Example 1 of why Exxon-Mobil has no concern for the quality of the clean up they do: Those buoys are useless because bitumen is heavier than water. Image:

Example 1 of why Exxon-Mobil has no concern for the quality of the clean up they do: they are using paper towels to clean up the thousands of liters of oil that has been spilled.  Image:

Example 2 of why Exxon-Mobil has no concern for the quality of the clean up they do: they are using paper towels to pick up the thousands of litres of oil that have been spilled. Image:

As a result of Mr. Mulcair’s (and the NDP’s) position on this pipeline, I decided write to the NDP’s environment critic, Megan Leslie.  Here is what I told her:

Dear Megan Leslie,

My name is (Mr.) Jocelyn Plourde.  I am a teacher, living in PEI.  In my spare time, I study environmental issues and am working on my Master’s degree.  My thesis will be about public policy and climate change adaptation.  So, as you can imagine, environmental issues are at the top of my list of priorities.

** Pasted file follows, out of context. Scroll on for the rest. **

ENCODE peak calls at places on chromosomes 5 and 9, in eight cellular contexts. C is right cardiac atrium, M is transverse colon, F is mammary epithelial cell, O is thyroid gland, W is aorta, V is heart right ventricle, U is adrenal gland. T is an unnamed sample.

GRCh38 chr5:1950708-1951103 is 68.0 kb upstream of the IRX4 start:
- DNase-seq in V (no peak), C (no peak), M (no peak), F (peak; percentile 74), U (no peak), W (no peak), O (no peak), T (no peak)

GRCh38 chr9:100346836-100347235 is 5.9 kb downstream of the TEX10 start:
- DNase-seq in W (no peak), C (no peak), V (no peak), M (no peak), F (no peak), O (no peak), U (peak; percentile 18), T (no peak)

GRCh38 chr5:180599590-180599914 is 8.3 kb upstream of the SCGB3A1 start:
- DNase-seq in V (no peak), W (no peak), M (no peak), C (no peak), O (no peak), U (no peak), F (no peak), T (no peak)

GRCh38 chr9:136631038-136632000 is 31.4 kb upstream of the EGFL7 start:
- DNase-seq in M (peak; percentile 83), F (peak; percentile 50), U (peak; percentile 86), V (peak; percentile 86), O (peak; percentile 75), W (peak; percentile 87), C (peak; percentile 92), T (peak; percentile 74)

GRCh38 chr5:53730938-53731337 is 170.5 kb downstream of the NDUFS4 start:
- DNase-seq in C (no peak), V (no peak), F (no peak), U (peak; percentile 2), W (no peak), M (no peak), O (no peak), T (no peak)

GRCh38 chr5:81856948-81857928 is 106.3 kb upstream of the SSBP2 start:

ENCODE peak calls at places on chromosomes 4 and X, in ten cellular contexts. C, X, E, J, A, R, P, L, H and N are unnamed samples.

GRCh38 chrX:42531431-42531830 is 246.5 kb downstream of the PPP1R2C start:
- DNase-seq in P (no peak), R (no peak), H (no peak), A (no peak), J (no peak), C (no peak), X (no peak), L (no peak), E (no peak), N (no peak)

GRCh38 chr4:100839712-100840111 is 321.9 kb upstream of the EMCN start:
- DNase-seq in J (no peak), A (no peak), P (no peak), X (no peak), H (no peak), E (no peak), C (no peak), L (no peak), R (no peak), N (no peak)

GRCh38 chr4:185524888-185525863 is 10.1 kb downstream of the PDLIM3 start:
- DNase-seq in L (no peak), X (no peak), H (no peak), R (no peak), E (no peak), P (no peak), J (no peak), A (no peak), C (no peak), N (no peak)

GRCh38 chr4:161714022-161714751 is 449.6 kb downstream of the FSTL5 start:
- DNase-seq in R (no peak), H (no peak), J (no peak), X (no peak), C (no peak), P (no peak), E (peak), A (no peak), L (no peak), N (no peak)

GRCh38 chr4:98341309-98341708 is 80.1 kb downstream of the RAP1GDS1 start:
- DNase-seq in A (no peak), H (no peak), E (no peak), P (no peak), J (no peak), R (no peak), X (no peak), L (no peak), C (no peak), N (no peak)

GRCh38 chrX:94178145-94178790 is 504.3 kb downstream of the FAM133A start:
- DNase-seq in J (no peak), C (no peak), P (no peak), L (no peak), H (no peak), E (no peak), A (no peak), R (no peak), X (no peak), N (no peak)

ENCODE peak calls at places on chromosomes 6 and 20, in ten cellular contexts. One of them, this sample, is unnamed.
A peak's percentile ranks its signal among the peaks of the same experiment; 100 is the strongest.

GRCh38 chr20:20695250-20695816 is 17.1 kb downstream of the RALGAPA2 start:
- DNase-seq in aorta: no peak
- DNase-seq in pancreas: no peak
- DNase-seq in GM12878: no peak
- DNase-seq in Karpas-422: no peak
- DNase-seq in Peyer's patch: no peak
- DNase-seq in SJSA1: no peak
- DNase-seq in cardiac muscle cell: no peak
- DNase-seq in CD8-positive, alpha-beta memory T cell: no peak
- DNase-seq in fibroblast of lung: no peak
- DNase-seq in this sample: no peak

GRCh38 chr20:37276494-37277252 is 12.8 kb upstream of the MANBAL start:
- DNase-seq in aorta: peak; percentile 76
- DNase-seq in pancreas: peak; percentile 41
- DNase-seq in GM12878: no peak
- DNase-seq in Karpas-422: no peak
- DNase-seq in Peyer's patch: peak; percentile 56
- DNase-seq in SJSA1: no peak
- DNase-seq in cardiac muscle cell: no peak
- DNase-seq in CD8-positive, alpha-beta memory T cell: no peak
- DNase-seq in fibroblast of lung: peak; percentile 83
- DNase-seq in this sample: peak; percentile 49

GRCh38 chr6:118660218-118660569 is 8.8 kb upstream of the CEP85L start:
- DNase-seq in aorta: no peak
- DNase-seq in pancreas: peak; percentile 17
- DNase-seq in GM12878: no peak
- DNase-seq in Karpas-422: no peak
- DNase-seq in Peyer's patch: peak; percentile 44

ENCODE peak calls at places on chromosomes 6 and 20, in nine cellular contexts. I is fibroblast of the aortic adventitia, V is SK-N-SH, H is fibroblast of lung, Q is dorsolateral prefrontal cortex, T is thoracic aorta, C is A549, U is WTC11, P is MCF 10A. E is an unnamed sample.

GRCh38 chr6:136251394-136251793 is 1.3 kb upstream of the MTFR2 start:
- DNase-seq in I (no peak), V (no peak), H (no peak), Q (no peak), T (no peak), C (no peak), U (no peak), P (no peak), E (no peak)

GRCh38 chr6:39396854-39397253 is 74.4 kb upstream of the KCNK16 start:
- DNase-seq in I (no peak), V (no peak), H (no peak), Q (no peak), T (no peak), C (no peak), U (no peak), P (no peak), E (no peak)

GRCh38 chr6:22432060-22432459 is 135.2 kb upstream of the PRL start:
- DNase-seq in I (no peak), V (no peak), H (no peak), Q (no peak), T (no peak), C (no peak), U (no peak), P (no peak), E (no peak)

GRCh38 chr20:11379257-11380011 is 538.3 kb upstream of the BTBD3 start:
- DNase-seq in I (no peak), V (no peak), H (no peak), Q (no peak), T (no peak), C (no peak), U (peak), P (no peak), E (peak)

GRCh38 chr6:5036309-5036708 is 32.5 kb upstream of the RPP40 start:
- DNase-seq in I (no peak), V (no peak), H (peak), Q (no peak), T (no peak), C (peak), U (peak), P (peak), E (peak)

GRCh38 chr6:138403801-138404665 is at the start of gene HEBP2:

I began watching yesterday’s “online town hall” that your party put up on Youtube.  Unfortunately, I stopped after Thomas Mulcair discussed your party’s plan for a west-east pipeline, from the Tar Sands to Atlantic Canada. 

According to world-renowned climatologist James Hansen, if the Keystone XL pipeline is built, it’s “game over” for our climate.  It will be the same is we build any pipeline leading from the Tar Sands.  And the reason is simple: there is enough carbon in Alberta’s oil that if we dig it all up and burn it, by itself, it would increase global temperatures by 0.4 degrees Celsius.   

We can talk about the safety of pipelines carrying Alberta Tar Sands oil, as is currently being demonstrated in Mayflower, Arkansas.  However, the more critical point is that any pipeline from Alberta will allow the growth of production in Alberta’s Tar Sands.  And this is an irresponsible position to have.  As the NDP’s environmental critic, I assume that you are aware of the risks of climate change and the incredibly short amount of time that we have to transition our economies away from fossil fuels.  As such, we cannot allow our Canadian economy to continue to rely on fossil fuel revenues.  Instead we need to invest our efforts on energy conservation, energy efficiency and renewable sources of energy.

I regret to say that if the position of the NDP is to support the building of this (or any other) pipeline from the Alberta Tar Sands, then I will give my next vote to someone else.  And I will do my best to encourage others to do the same.


Jocelyn Plourde 

I’ll let you know what she says if she replies.

In the mean time, here is the town hall.

7 Comments leave one →
  1. 2013/04/13 8:00 pm